11. 11. A method for providing direct message transfer in a transactional middleware machine environment, comprising:
    providing a first message queue associated with a transactional server in a first transactional machine;
    publishing, via the transactional server, the first message queue in an advertized table in the transactional middleware machine environment; and
    allowing a client server in a second transactional machine to
    find the first message queue in the advertized table, and
    establish a connection with the transactional server in the first transactional machine using the first message queue.
  12. 12. The method of claim 11, further comprising associating the client server with a second message queue in the second transactional machine, wherein the client server operates to receive messages using the second message queue.
  13. 13. The method of claim 11, further comprising allowing the client server to send a service request message to the transactional server directly using the first message queue.
  14. 14. The method of claim 13, further comprising receiving, via the transactional server, the service request message from the first message queue, and sending, via the transactional server, a service response message directly to the client server using a second message queue that is associated with the client server in the second transactional machine
  15. 15. The method of claim 11, further comprising preventing single-point bottleneck in transferring messages between machines in the transactional middleware machine environment.
  16. 16. The method of claim 11, further comprising allowing the first message queue to use a network protocol for transferring data across machines running on a high performance network.
  17. 17. The method of claim 11, wherein the network protocol is a remote direct memory access (RDMA) protocol for an Infiniband (IB) network.
  18. 18. The method of claim 11, further comprising providing a second message queue that is associated with the transactional server in the first transactional machine, wherein the transactional server uses the second message queue for communication with a local client in the first transactional machine.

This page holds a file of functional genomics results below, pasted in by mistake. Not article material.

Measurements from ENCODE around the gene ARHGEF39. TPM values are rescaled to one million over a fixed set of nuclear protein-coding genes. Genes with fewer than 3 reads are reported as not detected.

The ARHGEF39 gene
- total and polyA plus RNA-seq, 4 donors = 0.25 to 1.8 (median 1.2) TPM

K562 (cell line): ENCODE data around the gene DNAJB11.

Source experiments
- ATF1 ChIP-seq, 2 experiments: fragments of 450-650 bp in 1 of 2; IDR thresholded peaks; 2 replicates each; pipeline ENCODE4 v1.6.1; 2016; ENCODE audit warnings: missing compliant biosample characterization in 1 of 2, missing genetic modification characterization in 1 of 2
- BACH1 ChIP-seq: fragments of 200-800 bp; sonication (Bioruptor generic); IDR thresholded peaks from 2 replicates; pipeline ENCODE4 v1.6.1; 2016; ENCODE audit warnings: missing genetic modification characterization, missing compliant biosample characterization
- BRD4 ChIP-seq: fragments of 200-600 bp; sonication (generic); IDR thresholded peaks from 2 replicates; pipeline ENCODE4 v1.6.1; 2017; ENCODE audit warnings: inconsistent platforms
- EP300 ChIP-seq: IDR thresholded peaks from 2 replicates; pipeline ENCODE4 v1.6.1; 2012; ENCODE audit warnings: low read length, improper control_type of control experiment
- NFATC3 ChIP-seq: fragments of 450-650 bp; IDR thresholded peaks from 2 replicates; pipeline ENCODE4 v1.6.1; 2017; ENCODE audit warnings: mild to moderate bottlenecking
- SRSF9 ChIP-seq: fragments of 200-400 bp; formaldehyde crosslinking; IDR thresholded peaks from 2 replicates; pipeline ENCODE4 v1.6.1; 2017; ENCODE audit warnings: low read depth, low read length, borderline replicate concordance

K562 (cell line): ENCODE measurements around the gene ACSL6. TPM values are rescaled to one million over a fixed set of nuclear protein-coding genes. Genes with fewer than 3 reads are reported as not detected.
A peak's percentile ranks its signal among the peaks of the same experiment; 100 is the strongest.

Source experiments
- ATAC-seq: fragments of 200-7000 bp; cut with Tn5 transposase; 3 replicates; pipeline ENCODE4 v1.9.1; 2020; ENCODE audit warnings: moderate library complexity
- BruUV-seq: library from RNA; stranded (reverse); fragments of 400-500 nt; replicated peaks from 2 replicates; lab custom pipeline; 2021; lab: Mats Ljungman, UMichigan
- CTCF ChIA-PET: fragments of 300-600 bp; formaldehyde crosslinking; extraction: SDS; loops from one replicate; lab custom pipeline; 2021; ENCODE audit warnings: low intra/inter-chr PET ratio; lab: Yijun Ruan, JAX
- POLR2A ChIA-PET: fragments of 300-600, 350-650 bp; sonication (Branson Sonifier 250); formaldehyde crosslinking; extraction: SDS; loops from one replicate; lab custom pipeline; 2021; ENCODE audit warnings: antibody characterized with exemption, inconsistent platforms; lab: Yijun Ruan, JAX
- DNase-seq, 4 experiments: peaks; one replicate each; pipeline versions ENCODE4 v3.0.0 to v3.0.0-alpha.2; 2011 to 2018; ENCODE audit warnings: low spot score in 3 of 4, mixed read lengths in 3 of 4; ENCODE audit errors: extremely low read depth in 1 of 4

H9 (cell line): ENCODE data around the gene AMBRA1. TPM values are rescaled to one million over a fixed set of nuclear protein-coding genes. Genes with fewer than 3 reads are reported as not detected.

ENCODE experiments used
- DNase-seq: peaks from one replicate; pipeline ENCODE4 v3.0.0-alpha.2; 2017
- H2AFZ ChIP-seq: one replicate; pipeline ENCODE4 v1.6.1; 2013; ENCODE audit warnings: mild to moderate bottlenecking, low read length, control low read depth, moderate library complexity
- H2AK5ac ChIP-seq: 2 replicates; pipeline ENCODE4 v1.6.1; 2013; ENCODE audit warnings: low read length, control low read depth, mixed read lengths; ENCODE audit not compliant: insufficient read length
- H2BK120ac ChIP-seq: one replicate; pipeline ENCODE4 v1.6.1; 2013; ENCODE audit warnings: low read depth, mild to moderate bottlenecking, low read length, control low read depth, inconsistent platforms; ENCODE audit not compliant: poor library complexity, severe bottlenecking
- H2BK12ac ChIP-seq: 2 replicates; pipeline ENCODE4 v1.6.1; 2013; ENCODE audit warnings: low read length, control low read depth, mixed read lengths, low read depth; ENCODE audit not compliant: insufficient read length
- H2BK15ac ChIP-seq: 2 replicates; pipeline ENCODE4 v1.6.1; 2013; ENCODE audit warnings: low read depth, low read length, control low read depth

19. 19. The method of claim 18, wherein the second message queue is an inter-process communication (IPC) queue that is associated with a local bridge process.
  20. 20. The method of claim 8, further comprising listening, via the transactional server, to both the first message queue and the second message queue at same time in different threads, and choosing a faster route to send a message.
US13415670 2011-09-29 2012-03-08 System and method for preventing single-point bottleneck in a transactional middleware machine environment Active 2032-06-25 US9116761B2 (en)

Priority Applications (2)

Application Number Priority Date Filing Date Title
US201161541054 true 2011-09-29 2011-09-29
US13415670 US9116761B2 (en) 2011-09-29 2012-03-08 System and method for preventing single-point bottleneck in a transactional middleware machine environment

Applications Claiming Priority (6)

Application Number Priority Date Filing Date Title
US13415670 US9116761B2 (en) 2011-09-29 2012-03-08 System and method for preventing single-point bottleneck in a transactional middleware machine environment
PCT/US2012/056945 WO2013048970A1 (en) 2011-09-29 2012-09-24 System and method for preventing single-point bottleneck in a transactional middleware machine environment
KR20147010310A KR20140070611A (en) 2011-09-29 2012-09-24 System and method for preventing single-point bottleneck in a transactional middleware machine environment
JP2014533632A JP6088528B2 (en) 2011-09-29 2012-09-24 System and method for preventing a single point of bottlenecks in a transaction middleware machine environment
EP20120772621 EP2761453A1 (en) 2011-09-29 2012-09-24 System and method for preventing single-point bottleneck in a transactional middleware machine environment
CN 201280047483 CN103827830B (en) 2011-09-29 2012-09-24 Systems and methods for preventing a single point of bottlenecks in transactional middleware machine environment

Publications (2)

Publication Number Publication Date
US20130086148A1 true true US20130086148A1 (en) 2013-04-04
US9116761B2 US9116761B2 (en) 2015-08-25

Family

ID=47993667

Family Applications (1)

Application Number Title Priority Date Filing Date
US13415670 Active 2032-06-25 US9116761B2 (en) 2011-09-29 2012-03-08 System and method for preventing single-point bottleneck in a transactional middleware machine environment

Country Status (6)

Country Link
US (1) US9116761B2 (en)
EP (1) EP2761453A1 (en)
JP (1) JP6088528B2 (en)
KR (1) KR20140070611A (en)
CN (1) CN103827830B (en)
WO (1) WO2013048970A1 (en)

Cited By (1)

* Cited by examiner, † Cited by third party
Publication number Priority date Publication date Assignee Title